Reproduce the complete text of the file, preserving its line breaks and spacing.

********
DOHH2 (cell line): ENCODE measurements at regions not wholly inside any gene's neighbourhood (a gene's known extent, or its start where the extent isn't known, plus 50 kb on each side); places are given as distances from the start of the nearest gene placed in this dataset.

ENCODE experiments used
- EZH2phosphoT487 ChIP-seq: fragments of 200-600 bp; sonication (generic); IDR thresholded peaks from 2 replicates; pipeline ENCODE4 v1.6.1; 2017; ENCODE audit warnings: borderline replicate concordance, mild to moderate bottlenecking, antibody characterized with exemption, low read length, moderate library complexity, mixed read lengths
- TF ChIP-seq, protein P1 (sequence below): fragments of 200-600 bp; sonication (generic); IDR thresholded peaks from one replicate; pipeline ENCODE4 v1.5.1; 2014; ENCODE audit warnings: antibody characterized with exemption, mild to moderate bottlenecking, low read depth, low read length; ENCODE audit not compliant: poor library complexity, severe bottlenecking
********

DOHH2 (cell line): ENCODE measurements at regions not wholly inside any gene's neighbourhood (a gene's known extent, or its start where the extent isn't known, plus 50 kb on each side); places are given as distances from the start of the nearest gene placed in this dataset.

ENCODE experiments used
- EZH2phosphoT487 ChIP-seq: fragments of 200-600 bp; sonication (generic); IDR thresholded peaks from 2 replicates; pipeline ENCODE4 v1.6.1; 2017; ENCODE audit warnings: borderline replicate concordance, mild to moderate bottlenecking, antibody characterized with exemption, low read length, moderate library complexity, mixed read lengths
- TF ChIP-seq, protein P1 (sequence below): fragments of 200-600 bp; sonication (generic); IDR thresholded peaks from one replicate; pipeline ENCODE4 v1.5.1; 2014; ENCODE audit warnings: antibody characterized with exemption, mild to moderate bottlenecking, low read depth, low read length; ENCODE audit not compliant: poor library complexity, severe bottlenecking